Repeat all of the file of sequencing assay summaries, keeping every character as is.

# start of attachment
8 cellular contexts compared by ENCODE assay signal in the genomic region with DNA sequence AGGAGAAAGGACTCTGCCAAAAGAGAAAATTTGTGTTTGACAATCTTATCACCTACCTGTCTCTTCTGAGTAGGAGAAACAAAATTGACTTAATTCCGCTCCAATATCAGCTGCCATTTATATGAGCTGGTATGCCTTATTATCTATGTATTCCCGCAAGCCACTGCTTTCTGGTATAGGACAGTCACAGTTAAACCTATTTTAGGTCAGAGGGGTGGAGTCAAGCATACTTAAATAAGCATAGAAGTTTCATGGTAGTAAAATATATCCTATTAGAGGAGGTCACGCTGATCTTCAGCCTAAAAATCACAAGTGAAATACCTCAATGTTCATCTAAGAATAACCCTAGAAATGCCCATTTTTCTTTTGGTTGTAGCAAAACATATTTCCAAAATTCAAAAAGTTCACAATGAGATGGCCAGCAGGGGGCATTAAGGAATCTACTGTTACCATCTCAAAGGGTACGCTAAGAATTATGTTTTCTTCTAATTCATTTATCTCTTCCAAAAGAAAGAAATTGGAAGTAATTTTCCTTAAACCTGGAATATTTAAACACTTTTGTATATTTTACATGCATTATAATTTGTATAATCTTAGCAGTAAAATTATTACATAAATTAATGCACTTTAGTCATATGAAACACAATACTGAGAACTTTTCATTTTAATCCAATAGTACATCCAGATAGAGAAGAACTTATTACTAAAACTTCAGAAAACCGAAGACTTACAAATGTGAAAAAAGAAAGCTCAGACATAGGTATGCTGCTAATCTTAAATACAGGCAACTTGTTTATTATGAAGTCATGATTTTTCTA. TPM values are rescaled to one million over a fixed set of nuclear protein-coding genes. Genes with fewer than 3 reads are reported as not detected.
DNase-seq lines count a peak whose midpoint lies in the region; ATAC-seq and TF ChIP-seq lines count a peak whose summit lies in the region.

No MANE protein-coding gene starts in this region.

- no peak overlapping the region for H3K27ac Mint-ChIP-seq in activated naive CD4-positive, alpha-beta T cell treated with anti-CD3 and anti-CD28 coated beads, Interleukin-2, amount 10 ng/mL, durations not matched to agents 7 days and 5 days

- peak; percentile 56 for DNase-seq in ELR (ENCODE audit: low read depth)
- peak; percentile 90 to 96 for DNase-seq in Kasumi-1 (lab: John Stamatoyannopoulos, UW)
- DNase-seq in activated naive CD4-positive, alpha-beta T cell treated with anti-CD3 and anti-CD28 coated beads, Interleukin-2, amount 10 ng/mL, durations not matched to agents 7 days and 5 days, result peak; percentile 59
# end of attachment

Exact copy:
8 cellular contexts compared by ENCODE assay signal in the genomic region with DNA sequence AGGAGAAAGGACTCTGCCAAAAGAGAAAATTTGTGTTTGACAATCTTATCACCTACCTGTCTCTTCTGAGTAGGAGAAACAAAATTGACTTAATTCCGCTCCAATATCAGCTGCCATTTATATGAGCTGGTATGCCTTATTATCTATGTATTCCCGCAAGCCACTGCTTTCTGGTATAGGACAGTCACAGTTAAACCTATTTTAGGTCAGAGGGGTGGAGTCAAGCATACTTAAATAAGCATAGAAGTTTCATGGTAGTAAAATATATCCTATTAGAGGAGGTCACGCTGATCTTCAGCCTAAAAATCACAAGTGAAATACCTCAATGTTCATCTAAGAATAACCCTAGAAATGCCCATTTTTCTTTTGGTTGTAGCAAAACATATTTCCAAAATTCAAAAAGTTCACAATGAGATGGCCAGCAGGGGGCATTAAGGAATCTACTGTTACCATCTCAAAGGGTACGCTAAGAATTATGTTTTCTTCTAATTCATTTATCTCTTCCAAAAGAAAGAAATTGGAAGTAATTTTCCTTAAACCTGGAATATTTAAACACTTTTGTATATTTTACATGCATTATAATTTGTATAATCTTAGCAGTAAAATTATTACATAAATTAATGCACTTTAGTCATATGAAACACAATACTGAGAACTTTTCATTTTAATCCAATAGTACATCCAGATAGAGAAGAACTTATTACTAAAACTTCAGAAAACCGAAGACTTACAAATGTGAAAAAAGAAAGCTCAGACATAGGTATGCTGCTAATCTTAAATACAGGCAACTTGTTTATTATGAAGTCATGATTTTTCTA. TPM values are rescaled to one million over a fixed set of nuclear protein-coding genes. Genes with fewer than 3 reads are reported as not detected.
DNase-seq lines count a peak whose midpoint lies in the region; ATAC-seq and TF ChIP-seq lines count a peak whose summit lies in the region.

No MANE protein-coding gene starts in this region.

- no peak overlapping the region for H3K27ac Mint-ChIP-seq in activated naive CD4-positive, alpha-beta T cell treated with anti-CD3 and anti-CD28 coated beads, Interleukin-2, amount 10 ng/mL, durations not matched to agents 7 days and 5 days

- peak; percentile 56 for DNase-seq in ELR (ENCODE audit: low read depth)
- peak; percentile 90 to 96 for DNase-seq in Kasumi-1 (lab: John Stamatoyannopoulos, UW)
- DNase-seq in activated naive CD4-positive, alpha-beta T cell treated with anti-CD3 and anti-CD28 coated beads, Interleukin-2, amount 10 ng/mL, durations not matched to agents 7 days and 5 days, result peak; percentile 59